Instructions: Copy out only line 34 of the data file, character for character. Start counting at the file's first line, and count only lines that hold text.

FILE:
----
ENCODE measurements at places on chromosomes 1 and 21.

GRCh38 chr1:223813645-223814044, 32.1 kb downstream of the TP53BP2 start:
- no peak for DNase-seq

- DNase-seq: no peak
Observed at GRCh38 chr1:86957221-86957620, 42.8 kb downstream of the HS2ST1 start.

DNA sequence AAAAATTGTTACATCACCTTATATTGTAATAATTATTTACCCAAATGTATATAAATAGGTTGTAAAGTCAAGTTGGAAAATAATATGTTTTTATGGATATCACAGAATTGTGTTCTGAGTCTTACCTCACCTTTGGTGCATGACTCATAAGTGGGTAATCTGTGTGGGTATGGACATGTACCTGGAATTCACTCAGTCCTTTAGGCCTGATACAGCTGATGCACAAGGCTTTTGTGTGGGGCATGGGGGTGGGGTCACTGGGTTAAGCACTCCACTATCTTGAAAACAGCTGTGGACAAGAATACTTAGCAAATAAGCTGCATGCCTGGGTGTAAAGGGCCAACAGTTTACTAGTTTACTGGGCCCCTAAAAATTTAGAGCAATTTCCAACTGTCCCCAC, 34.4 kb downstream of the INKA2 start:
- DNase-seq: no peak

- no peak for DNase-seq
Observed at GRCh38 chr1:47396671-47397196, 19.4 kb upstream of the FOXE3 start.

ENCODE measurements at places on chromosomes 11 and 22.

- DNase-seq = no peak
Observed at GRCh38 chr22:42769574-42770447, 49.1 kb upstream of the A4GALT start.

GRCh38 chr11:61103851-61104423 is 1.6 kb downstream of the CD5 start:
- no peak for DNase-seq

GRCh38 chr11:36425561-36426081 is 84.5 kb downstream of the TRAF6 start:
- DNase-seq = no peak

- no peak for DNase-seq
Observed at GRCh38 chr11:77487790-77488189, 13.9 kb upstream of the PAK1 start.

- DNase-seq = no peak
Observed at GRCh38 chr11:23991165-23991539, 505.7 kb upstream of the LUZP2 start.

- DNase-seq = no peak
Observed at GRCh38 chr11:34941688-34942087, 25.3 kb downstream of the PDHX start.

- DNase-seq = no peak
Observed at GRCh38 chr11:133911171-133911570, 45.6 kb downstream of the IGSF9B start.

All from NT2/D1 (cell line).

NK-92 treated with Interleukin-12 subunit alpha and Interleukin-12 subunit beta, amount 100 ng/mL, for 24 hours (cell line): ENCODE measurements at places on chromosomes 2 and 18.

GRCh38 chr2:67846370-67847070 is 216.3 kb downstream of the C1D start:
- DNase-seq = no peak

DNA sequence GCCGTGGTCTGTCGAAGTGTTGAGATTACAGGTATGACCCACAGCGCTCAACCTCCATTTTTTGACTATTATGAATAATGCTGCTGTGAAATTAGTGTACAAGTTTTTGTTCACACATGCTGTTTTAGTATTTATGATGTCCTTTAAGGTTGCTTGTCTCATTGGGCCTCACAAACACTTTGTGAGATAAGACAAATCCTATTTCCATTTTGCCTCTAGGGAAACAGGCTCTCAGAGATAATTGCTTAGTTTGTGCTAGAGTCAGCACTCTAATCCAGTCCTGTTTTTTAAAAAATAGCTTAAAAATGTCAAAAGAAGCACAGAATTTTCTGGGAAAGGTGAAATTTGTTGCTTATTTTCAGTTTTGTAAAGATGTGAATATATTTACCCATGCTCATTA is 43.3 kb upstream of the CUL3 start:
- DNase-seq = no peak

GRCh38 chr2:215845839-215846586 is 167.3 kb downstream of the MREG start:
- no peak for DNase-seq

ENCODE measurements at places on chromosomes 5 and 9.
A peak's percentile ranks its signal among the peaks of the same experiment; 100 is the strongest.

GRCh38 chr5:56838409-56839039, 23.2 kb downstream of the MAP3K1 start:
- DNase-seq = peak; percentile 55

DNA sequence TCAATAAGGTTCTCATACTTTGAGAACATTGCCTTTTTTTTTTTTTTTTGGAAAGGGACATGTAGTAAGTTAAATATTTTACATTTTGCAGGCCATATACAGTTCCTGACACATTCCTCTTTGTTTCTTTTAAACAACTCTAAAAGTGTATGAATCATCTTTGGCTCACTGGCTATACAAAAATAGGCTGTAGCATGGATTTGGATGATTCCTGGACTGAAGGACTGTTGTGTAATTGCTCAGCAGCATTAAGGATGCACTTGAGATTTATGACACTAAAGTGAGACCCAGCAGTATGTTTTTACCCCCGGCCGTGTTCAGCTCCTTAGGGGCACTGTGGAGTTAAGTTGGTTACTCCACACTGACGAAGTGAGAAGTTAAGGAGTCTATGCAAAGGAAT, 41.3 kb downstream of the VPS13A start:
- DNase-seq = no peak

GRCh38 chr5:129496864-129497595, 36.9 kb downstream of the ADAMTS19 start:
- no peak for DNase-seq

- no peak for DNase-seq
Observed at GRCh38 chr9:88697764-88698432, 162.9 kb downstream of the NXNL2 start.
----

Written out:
A peak's percentile ranks its signal among the peaks of the same experiment; 100 is the strongest.